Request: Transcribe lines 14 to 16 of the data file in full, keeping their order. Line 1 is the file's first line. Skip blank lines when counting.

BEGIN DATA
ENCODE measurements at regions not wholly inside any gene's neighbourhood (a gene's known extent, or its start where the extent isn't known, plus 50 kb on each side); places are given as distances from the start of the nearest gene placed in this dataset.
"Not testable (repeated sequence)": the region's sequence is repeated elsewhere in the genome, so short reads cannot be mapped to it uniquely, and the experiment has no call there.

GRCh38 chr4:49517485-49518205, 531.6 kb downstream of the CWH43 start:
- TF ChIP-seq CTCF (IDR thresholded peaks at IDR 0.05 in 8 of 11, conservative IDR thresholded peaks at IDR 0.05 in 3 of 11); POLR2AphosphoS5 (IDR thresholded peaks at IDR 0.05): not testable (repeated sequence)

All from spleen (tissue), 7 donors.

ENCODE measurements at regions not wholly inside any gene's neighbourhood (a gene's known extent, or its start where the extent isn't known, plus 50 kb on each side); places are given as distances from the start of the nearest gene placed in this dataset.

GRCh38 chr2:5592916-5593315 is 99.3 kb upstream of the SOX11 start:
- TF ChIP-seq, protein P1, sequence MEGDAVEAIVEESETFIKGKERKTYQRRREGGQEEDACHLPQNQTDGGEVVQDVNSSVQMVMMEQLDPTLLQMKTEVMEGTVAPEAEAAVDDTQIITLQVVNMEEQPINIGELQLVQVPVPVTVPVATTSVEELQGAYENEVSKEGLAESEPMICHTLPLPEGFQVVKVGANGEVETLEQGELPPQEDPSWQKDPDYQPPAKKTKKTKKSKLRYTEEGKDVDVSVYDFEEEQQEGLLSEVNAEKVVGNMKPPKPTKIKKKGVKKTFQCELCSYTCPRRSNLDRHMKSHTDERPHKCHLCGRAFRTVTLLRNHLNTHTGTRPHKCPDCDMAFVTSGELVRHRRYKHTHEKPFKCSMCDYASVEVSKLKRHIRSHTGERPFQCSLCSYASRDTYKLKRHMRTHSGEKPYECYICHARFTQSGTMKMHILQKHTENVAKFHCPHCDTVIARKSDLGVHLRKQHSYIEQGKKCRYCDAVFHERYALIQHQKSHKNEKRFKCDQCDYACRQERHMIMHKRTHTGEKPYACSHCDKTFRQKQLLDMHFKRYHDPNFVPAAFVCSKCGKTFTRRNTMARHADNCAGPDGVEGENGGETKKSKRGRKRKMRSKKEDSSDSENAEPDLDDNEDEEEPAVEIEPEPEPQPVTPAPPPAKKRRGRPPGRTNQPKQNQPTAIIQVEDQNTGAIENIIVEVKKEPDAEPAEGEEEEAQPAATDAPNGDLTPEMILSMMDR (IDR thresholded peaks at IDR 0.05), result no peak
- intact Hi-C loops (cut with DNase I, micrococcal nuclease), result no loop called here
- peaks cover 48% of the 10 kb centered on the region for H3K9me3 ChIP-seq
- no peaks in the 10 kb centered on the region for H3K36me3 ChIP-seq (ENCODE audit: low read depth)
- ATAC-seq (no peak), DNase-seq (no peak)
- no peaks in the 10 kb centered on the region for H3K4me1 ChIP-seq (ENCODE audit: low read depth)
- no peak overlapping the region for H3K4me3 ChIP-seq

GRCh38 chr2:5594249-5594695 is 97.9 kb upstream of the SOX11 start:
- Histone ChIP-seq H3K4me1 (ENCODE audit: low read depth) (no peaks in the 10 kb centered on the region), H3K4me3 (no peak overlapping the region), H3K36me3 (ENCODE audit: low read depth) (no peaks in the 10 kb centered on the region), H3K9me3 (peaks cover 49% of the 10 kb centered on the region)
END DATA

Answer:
- no peak overlapping the region for H3K4me3 ChIP-seq

GRCh38 chr2:5594249-5594695 is 97.9 kb upstream of the SOX11 start:
- Histone ChIP-seq H3K4me1 (ENCODE audit: low read depth) (no peaks in the 10 kb centered on the region), H3K4me3 (no peak overlapping the region), H3K36me3 (ENCODE audit: low read depth) (no peaks in the 10 kb centered on the region), H3K9me3 (peaks cover 49% of the 10 kb centered on the region)